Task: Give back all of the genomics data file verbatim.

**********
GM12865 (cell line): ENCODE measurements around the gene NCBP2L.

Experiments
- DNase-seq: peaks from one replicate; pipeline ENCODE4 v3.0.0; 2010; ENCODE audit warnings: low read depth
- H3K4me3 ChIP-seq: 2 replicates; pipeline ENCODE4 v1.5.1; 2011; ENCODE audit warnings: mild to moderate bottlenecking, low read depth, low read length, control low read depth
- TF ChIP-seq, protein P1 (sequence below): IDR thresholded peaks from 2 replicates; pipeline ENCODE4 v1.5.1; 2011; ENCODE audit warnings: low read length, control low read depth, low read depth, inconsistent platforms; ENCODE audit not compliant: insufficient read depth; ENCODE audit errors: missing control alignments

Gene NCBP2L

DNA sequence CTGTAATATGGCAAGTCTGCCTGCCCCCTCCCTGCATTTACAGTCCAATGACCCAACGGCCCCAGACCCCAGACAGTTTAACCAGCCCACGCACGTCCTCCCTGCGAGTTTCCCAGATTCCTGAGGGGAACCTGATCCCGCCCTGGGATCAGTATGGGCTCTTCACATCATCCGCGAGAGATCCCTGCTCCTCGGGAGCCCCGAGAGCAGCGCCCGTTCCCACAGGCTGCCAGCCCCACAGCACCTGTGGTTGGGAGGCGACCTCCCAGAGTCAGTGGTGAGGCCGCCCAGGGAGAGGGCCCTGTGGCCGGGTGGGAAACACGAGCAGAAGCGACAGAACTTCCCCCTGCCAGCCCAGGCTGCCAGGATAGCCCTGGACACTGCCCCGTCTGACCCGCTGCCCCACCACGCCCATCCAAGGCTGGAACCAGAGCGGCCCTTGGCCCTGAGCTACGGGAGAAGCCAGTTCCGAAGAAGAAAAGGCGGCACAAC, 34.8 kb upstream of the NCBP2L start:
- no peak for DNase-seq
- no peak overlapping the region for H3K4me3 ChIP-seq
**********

GM12865 (cell line): ENCODE measurements around the gene NCBP2L.

Experiments
- DNase-seq: peaks from one replicate; pipeline ENCODE4 v3.0.0; 2010; ENCODE audit warnings: low read depth
- H3K4me3 ChIP-seq: 2 replicates; pipeline ENCODE4 v1.5.1; 2011; ENCODE audit warnings: mild to moderate bottlenecking, low read depth, low read length, control low read depth
- TF ChIP-seq, protein P1 (sequence below): IDR thresholded peaks from 2 replicates; pipeline ENCODE4 v1.5.1; 2011; ENCODE audit warnings: low read length, control low read depth, low read depth, inconsistent platforms; ENCODE audit not compliant: insufficient read depth; ENCODE audit errors: missing control alignments

Gene NCBP2L

DNA sequence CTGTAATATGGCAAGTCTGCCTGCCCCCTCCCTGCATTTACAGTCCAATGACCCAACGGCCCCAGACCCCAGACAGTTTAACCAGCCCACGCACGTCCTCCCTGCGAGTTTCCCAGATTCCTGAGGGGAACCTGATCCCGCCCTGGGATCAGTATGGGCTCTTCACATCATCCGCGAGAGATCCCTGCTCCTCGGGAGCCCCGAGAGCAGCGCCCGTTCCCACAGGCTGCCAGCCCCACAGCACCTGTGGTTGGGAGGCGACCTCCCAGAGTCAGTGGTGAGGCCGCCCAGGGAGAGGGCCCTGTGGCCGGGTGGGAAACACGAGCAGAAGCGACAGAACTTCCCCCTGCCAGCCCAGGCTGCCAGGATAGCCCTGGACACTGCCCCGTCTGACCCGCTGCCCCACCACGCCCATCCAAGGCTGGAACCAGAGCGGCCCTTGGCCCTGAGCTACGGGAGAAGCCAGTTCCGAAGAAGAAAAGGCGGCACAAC, 34.8 kb upstream of the NCBP2L start:
- no peak for DNase-seq
- no peak overlapping the region for H3K4me3 ChIP-seq